Friday, October 28, 2011
NASCAR's Dale Earnhardt Jr. seeks Martinsville win he lost in April
Earnhardt looks to end "months and months" of wondering after spring's near win at Martinsville.
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- Friday, 3:30-5 p.m.: Final Cup practice
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- Saturday, 1:30 p.m.: Truck driver intros
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Dale Earnhardt Jr.'s wait is finally over. After nearly seven months, NASCAR is back at Martinsville Speedway.
He's seeking the victory he lost in April, the last time the Sprint Cup Series competed at the historic half-mile speedway. He appeared headed for his first victory since the 2008 season, but then Kevin Harvick passed him with four laps to go and won.
"There are a lot of things you definitely would like another shot at in life," Earnhardt said.
Even with that runner-up finish — his best since the 2010 Daytona 500 — Earnhardt was less than thrilled that day, saying afterward: "I'm disappointed that I didn't get the job done, and it will probably bother me more and more as the night goes on. I'll probably think about it a million times, what I probably could have done differently."
For many drivers, those near wins stick with them as much as or more so than some victories. When Earnhardt thinks about the spring Martinsville race, he ponders what more he could have done to have gone through the corners better than Harvick.
There is one thing that sticks out to many about what Earnhardt didn't do that day: He didn't bump Harvick. That's not Earnhardt's style, even though it's accepted practice in the final laps of a short-track race. If Earnhardt had put a bumper to Harvick, some fans think, he might have won.
Instead, he raced clean and finished second — and has been left with questions.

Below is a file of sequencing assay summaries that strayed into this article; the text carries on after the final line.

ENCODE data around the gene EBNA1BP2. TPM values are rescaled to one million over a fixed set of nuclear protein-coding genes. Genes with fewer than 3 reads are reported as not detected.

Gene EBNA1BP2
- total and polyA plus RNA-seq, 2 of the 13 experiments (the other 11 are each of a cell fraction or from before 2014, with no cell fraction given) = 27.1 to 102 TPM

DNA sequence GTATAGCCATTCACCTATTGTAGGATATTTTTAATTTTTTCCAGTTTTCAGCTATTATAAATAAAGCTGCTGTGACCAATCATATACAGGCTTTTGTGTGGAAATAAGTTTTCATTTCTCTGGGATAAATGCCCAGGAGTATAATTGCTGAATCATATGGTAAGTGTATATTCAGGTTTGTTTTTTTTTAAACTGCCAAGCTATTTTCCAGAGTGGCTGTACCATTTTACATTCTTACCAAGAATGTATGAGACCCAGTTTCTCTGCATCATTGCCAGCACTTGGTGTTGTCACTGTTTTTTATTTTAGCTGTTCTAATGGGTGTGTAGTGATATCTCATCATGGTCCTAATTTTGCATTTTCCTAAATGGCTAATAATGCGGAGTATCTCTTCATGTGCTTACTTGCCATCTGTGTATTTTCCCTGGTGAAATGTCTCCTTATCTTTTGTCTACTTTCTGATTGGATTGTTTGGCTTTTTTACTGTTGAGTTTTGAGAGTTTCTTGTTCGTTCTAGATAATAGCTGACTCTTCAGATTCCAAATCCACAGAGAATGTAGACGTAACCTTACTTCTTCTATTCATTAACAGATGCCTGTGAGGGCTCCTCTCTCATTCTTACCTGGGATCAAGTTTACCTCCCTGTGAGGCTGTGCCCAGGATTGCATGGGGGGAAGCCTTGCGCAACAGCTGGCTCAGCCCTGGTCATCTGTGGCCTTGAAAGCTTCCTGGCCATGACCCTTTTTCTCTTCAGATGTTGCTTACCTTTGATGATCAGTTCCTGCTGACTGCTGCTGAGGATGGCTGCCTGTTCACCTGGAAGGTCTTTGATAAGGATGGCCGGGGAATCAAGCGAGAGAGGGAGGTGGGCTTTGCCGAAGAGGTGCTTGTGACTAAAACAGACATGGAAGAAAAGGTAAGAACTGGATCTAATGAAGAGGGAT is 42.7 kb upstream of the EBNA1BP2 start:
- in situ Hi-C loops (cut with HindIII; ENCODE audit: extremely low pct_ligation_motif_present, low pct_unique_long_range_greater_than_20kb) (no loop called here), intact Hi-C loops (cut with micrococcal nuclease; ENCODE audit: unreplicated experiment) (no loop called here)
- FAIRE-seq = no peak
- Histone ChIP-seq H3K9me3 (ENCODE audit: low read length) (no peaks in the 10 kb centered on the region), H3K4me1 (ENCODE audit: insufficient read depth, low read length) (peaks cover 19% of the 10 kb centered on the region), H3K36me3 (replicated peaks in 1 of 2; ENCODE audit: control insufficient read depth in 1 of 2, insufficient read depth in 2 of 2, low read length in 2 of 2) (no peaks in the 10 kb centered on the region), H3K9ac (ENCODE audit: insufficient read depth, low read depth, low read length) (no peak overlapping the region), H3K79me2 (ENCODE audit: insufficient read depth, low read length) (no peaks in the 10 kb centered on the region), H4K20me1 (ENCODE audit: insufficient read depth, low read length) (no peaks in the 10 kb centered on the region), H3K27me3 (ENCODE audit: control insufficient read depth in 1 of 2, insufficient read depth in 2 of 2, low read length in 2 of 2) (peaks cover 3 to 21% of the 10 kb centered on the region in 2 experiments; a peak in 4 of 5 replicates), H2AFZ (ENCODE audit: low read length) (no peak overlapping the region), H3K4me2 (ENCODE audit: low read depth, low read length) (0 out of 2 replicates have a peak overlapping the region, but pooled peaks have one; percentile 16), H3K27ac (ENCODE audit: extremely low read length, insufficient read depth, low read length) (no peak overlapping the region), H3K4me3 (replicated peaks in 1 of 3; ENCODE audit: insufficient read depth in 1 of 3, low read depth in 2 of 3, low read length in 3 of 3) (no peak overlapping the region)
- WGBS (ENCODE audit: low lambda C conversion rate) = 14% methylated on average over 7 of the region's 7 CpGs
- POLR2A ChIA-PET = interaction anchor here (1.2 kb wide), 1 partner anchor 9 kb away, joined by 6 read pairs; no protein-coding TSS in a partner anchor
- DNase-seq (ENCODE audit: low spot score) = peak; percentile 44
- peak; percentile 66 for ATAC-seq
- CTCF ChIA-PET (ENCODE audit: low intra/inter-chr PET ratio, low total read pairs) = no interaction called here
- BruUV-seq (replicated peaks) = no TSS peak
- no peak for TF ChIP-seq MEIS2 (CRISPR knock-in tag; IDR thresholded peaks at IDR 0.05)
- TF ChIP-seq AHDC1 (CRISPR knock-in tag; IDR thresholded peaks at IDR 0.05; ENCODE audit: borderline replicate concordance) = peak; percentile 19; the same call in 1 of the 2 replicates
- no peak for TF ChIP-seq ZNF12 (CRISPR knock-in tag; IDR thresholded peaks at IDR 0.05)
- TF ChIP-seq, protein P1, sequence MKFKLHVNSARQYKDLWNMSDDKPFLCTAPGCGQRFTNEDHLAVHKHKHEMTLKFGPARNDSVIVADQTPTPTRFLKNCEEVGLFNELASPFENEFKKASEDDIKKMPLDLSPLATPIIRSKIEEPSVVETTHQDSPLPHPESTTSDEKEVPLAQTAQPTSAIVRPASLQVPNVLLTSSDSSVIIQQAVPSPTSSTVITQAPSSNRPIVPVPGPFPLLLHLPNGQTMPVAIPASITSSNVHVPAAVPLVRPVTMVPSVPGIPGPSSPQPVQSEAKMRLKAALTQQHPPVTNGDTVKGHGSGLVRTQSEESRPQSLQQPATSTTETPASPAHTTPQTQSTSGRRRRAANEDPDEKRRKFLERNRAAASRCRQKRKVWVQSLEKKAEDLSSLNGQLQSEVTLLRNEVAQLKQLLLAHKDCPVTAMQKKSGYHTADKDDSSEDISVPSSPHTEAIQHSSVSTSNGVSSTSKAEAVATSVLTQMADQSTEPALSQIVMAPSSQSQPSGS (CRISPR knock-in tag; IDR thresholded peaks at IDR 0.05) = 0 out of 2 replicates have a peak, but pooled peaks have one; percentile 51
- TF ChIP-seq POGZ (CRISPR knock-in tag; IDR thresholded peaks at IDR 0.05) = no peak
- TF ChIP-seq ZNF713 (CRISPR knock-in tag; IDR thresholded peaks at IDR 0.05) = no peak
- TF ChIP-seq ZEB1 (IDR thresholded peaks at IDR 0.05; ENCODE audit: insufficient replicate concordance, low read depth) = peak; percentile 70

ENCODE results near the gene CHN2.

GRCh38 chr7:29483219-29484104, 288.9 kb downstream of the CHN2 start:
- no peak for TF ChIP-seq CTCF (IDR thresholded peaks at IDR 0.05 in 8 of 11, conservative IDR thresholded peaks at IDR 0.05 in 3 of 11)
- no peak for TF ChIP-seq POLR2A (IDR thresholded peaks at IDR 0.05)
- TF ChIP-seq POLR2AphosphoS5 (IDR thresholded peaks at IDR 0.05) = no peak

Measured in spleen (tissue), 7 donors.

"Every time you lose a race, especially losing one that close, you run it through your mind for months and months maybe, about what you could have done differently," Earnhardt said.
"You never know what might have been the outcome, had I done something different. I would not have raced anybody dirty, but maybe I could have done a better job putting laps together while I was out there in front, done a better job of not slipping up into [Turn] 1 and doing things to give him an opportunity to get under me and things like that."
It was only a few weeks after Martinsville that he nearly won the Coca-Cola 600 in Charlotte, N.C., losing the lead on the last lap when he ran out of fuel. While that also was heartbreaking, one can view that as a team loss because so much goes into a fuel-mileage race, from how much the gas man gets in the car to the strategy of the crew chief and how much the driver can save.
In a situation like Martinsville, it's easier for a driver to focus on what more he could have done, since it wasn't fuel-mileage strategy that got him the lead or cost it. It was simply him versus another competitor.
Now, with the series back at Martinsville this weekend, Earnhardt can begin to possibly answer the questions he's pondered the past few months.
This race comes at the right time for Earnhardt, who has placed in the top 10 in five of the past seven Martinsville races. Since placing third in the Chase-opening race at Chicagoland Speedway, Earnhardt has not finished better than 14th in the past five races.
While Earnhardt enters this weekend out of the title hunt — he's ninth in the standings, 74 points behind series leader Carl Edwards — Earnhardt has said that there's still much left in this season for him.
"You still want to put forth the best account you can for yourself in the points," said Earnhardt, winless in his past 125 Cup races. "You do not want to finish outside the top 10."
Roanoke fan wins Junior's car
This month, The Dale Jr. Foundation held a raffle that awarded Dale Jr.'s personal 2011 Chevrolet Camaro convertible to a lucky ticket holder. Gail Fontaine, of Roanoke, took ownership of the grand prize when Earnhardt handed over the keys on Sept.27 at JR Motor-sports.